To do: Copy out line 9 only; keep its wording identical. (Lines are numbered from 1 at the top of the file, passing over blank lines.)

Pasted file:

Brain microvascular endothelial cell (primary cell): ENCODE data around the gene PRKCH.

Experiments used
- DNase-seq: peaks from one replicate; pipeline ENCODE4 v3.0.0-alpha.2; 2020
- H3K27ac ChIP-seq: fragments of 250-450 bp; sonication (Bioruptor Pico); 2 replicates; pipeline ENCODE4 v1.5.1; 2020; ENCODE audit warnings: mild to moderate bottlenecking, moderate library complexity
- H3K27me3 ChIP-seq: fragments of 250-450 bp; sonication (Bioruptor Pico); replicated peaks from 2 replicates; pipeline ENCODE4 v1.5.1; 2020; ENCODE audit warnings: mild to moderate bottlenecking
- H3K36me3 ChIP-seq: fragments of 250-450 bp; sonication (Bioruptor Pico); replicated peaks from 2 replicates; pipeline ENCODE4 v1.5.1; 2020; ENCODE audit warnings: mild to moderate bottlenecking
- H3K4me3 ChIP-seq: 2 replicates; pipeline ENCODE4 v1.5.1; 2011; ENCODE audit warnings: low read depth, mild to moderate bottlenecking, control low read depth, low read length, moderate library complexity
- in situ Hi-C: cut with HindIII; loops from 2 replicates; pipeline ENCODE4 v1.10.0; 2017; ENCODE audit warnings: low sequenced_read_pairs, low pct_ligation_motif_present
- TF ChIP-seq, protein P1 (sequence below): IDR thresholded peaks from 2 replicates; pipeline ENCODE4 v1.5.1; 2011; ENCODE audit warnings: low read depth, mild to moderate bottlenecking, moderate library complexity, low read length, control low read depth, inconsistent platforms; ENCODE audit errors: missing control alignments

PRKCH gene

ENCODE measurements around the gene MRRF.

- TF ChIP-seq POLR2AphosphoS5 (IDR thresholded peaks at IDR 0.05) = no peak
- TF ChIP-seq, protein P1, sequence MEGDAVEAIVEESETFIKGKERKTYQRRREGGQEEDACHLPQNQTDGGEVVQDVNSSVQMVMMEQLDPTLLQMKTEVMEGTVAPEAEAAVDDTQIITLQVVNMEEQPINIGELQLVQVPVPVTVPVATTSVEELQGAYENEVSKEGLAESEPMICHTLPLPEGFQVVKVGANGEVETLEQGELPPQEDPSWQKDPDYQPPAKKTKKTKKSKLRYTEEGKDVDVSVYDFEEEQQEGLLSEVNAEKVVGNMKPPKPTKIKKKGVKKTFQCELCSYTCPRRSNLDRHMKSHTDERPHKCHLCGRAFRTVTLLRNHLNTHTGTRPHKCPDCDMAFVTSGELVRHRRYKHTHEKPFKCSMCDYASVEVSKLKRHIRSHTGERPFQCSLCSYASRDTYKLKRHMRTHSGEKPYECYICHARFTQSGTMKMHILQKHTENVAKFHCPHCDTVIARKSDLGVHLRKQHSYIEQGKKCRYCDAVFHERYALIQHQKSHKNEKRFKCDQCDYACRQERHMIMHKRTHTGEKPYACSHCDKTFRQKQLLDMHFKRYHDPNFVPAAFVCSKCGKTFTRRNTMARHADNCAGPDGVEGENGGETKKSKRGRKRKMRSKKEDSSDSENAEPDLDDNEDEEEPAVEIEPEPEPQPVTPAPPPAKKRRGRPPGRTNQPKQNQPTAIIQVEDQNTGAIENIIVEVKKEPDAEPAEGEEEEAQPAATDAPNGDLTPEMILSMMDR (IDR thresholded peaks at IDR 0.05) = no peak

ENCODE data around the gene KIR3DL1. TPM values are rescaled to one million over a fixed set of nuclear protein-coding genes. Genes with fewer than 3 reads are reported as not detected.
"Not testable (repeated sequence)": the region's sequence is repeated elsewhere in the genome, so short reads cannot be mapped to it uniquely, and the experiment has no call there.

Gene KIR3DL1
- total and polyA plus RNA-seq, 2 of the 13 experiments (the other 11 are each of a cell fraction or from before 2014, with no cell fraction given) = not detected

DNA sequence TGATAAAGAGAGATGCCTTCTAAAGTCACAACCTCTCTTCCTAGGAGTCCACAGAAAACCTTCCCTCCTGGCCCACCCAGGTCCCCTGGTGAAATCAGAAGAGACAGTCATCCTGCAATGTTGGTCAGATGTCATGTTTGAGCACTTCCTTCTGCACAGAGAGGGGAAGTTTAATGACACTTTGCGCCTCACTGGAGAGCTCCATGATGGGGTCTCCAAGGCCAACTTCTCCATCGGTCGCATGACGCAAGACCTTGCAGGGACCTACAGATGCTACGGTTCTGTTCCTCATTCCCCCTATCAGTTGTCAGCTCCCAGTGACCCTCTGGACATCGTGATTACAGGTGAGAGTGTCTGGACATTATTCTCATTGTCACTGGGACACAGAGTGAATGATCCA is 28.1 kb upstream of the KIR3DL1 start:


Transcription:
- TF ChIP-seq, protein P1 (sequence below): IDR thresholded peaks from 2 replicates; pipeline ENCODE4 v1.5.1; 2011; ENCODE audit warnings: low read depth, mild to moderate bottlenecking, moderate library complexity, low read length, control low read depth, inconsistent platforms; ENCODE audit errors: missing control alignments